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I have Python 2.7 (my preferred version) and 3.3 (version used in my Programming class) installed on my computer (OS: Windows 7). Until a certain point, they worked fine independently.

One day, one of my programs (in 3.3), got an error and crashed (it was in the command prompt, not in IDLE). After that, all of my 3.3 programs, when I attempt to edit them (edit with IDLE) or run them (in the command prompt) they open/run as 2.7 programs. This is an issue because of some of the syntax and other differences between 2.7 and 3.3.

How can I tell my 3.3 programs to explicitly use Python 3.3?

Right now, what I have to do is open IDLE (as a blank file, not a specific program), then use the Open option in IDLE. In addition, running the program with the command processor is out of the question.

I looked it up and saw something about using #!/usr/bin/env but I am unsure on how to use this. Python 3.3 is installed in the following folder: C:\Python3.3 (that's the file path).


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4 Answers

You could use shebang lines:

#! /usr/bin/env python2

for Python 2.x scripts and:

#! /usr/bin/env python3

for Python 3.x scripts. You can use more specific versions e.g., python3.3

You can configure default Python version.

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Do I put this in the beginning of the program? –  F3AR3DLEGEND Jan 7 '13 at 13:10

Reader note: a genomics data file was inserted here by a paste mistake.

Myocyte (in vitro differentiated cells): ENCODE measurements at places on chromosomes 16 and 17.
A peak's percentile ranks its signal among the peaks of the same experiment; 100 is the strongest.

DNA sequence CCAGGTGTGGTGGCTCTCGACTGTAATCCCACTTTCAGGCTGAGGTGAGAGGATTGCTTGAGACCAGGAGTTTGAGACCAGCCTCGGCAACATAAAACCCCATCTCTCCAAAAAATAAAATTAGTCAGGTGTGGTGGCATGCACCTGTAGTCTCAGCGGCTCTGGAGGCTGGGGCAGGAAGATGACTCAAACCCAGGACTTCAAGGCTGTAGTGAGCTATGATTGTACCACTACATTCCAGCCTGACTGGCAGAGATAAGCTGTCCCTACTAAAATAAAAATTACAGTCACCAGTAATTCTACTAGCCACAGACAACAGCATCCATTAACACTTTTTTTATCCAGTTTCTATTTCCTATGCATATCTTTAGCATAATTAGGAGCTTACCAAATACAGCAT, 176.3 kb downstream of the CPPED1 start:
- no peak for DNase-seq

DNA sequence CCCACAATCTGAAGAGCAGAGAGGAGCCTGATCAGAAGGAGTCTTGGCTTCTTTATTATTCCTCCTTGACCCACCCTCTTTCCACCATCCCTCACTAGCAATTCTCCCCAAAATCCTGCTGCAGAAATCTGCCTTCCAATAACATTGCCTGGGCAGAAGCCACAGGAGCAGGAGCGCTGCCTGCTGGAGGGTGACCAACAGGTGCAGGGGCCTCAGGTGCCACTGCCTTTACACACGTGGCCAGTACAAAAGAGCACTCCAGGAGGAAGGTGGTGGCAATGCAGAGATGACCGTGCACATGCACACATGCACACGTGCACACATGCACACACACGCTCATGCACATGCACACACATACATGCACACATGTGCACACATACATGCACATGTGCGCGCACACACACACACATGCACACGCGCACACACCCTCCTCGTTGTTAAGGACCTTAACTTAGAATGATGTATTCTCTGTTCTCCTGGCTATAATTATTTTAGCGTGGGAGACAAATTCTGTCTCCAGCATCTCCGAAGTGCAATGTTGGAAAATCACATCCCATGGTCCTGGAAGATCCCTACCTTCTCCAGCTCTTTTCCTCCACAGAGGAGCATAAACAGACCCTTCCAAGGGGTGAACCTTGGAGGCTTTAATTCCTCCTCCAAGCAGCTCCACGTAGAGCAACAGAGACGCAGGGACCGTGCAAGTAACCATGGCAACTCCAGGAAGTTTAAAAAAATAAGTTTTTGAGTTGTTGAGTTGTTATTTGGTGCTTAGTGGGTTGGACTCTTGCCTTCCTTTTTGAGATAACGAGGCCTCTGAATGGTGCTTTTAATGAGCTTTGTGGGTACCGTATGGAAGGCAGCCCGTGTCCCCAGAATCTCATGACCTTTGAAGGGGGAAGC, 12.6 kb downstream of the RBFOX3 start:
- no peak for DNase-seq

@F3AR3DLEGEND: click the first link: "If the first line of a script file starts with #!, it is known as a “shebang” line." –  J.F. Sebastian Jan 7 '13 at 16:38
When I put #! /usr/bin/env python3.3 in the beginning of my program and ran it, it still ran with 2.7... So I'm not sure how to implement it. –  F3AR3DLEGEND Jan 7 '13 at 16:48
@F3AR3DLEGEND: run it as py your_script.py or make sure that pylauncher is associated with .py extension. Read docs.python.org/3/using/… –  J.F. Sebastian Jan 7 '13 at 17:19
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The Python documentation for python 3.2 provides information which helped me to call different python 2.7 and 3.3 separately.


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You should focus on the Windows specific features here. The #! way was usefull only for Unix based operating systems until recently.

Python 3.3 introduced Python Launcher for Windows for exactly that purpose. When Python 3.3 was installed on your machine, the installer copied py.exe and pyw.exe launchers into c:\Windows, and the .py and .pyw extensions were associated with the launchers.

This way, if the .py file is not launched explicitly via Python interpreter, the Python Launcher is used. You can also explicitly launch py script.py.

If there is no information about Python version, the highest Python 2.x is used. There are two ways how to tell the launcher that you want to launch Python 3: 1) explicitly py -3 script.py, 2) write #!python3 to the first line inside the script.py.

The wanted Python version can be more detailed (to execute the specific version of Python). See the mentioned doc. I have also summarized my surprise with that situation in the article Do you know the "Python Launcher for Windows"? at Experts Exchange.

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You can invoke the python interpreter in Python3.3 by running py filename.py while if you run them in Python 2.7 you can just run python filename.py.

On my windows box I have small batch scripts (called python2 and python3) which call the relevant python source.

filename:    python3.bat
code:        C:\Python32\python.exe %*
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